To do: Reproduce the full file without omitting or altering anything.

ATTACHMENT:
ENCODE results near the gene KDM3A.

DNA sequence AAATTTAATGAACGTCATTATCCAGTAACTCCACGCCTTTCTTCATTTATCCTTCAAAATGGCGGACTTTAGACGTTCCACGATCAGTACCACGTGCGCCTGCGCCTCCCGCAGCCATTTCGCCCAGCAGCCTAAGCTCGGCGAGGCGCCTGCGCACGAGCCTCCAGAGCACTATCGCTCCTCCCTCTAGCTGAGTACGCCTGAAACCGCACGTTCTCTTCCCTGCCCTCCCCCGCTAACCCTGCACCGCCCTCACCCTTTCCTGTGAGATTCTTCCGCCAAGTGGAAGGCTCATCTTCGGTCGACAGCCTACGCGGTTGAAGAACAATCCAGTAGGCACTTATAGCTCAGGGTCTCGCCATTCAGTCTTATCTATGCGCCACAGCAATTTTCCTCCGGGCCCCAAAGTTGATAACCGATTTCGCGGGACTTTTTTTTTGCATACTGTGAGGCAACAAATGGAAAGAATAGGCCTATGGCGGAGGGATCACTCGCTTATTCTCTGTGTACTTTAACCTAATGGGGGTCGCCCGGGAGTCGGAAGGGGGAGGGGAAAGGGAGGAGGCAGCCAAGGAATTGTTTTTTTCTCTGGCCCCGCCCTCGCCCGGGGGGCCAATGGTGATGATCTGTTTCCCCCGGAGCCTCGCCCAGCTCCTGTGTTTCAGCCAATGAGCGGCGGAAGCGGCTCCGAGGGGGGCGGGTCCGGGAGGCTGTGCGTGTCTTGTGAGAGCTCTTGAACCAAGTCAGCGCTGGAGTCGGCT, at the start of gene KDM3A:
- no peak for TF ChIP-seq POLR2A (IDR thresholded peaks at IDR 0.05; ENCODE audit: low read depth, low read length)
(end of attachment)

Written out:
ENCODE results near the gene KDM3A.

DNA sequence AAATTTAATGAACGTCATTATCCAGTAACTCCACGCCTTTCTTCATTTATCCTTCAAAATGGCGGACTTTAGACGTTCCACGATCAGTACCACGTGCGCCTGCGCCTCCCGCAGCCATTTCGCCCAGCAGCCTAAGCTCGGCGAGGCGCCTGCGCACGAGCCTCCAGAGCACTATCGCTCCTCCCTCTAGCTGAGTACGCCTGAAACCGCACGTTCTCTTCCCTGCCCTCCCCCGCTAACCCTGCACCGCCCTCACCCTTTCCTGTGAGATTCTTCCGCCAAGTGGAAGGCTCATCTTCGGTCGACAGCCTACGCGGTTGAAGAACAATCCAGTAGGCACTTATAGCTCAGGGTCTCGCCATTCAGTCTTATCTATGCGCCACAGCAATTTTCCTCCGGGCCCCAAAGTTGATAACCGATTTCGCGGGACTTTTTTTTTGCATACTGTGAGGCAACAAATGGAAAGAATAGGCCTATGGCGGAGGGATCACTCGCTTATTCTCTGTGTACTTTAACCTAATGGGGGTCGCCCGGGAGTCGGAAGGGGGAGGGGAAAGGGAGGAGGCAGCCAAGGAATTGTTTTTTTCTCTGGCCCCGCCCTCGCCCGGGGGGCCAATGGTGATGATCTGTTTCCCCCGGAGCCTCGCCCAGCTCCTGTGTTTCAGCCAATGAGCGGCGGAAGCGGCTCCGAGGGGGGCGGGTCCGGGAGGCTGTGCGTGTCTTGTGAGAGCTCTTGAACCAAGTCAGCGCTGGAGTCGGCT, at the start of gene KDM3A:
- no peak for TF ChIP-seq POLR2A (IDR thresholded peaks at IDR 0.05; ENCODE audit: low read depth, low read length)